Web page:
KAHULUI, Hawaii – The scope of the brush fires that have impacted nearly all inhabited islands of the Hawaiian chain are being seen by satellite imagery.
Maxar, a space technology company based in Colorado, released images Wednesday that showed devastation across Maui, with hundreds of homes and businesses that were destroyed.
The deadly fires engulfed the community of Lahaina, destroying nearly everything in sight.
"Nobody was prepared for this…Local people have lost everything. They’ve lost their house, they’ve lost their animals. And it’s devastating," said James Tokioka, the director of the Department of Business, Economic Development and Tourism.
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The first imagery Maxar released was before and after photos of Lahaina’s Banyan Court area.
The government considers the spot a historic site and is home to arts and other societies.
Before the fire, visitors could see the island’s oldest living Banyan Tree, which was estimated to be over 150 years old.
The area is located near the harbor, where the Coast Guard responded to reports that people were wading through the ocean in an attempt to escape the flames.
In the before photo taken on June 25, the harbor was full of boats, and green trees dotted the landscape with several structures.
After the fire, there were fewer boats in the marina, nearly every tree was browned or destroyed, and except for less than a handful of buildings, very few structures remain.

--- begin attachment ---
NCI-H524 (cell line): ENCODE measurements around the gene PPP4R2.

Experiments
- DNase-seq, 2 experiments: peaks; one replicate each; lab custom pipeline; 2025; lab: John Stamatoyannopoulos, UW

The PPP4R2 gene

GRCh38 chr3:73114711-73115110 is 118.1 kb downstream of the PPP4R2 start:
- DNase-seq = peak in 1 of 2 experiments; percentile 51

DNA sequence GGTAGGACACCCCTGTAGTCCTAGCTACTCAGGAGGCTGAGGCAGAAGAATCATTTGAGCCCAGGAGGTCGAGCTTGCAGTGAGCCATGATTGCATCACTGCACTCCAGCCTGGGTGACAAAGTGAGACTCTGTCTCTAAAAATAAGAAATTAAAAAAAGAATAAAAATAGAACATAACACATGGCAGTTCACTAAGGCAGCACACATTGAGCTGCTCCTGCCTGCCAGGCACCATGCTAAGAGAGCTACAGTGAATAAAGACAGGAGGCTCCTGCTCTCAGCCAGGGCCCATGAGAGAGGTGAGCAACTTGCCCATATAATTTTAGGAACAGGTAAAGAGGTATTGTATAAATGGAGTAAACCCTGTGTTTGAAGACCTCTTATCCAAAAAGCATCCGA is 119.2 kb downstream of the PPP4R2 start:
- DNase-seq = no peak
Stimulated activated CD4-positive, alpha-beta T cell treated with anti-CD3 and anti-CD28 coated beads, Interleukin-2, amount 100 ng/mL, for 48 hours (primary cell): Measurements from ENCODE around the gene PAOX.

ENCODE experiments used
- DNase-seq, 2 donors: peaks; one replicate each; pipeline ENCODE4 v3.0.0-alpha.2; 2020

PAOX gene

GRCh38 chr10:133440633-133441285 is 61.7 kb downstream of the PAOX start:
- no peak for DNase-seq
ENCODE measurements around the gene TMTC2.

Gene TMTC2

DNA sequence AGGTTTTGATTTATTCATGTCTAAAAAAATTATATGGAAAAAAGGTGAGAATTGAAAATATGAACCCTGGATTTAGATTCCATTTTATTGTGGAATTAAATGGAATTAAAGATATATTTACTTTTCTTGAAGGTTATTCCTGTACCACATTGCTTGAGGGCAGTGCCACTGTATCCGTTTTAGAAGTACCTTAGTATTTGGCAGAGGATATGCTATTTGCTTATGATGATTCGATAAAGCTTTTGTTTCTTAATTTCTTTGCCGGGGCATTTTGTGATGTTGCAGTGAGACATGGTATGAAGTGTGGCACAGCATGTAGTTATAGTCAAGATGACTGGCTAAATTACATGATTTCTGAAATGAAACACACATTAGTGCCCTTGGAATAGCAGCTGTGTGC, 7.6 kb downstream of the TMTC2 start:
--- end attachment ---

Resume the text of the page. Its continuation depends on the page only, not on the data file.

AT LEAST 36 DEAD FROM RAGING BRUSH FIRES BOOSTED ENHANCED BY HURRICANE DORA, HIGH PRESSURE
In the second pair of images, Maxar concentrated on the historic buildings that make up the town of Lahaina.
Lahaina used to be the capital of the Kingdom of Hawaii during the 1800s before being annexed by the U.S. as a territory.
The district was designated as a National Historic Landmark by the National Park Service in 1962.
Significant damage was done throughout the area except for a few properties that immediately butt up against the ocean.
The third set of satellite images showed the Lahaina Square Shopping Center area on June 25 and then again on August 9.
Before the fires, the shopping center was full of local vendors and was about a block off the beach.
The picture taken after the brush fire rolled through showed complete devastation to the shopping destination and a billowing tower of black smoke from a building in the commercial district.
According to the Maui County government, an initial assessment determined more than 271 structures were either damaged or destroyed in Lahaina.
Officials have not said when they believe they’ll have the brush fires under control or when residents will be able to return to personally assess the damage.
For the latest coverage of the deadly Hawaiian brush fires: Click here.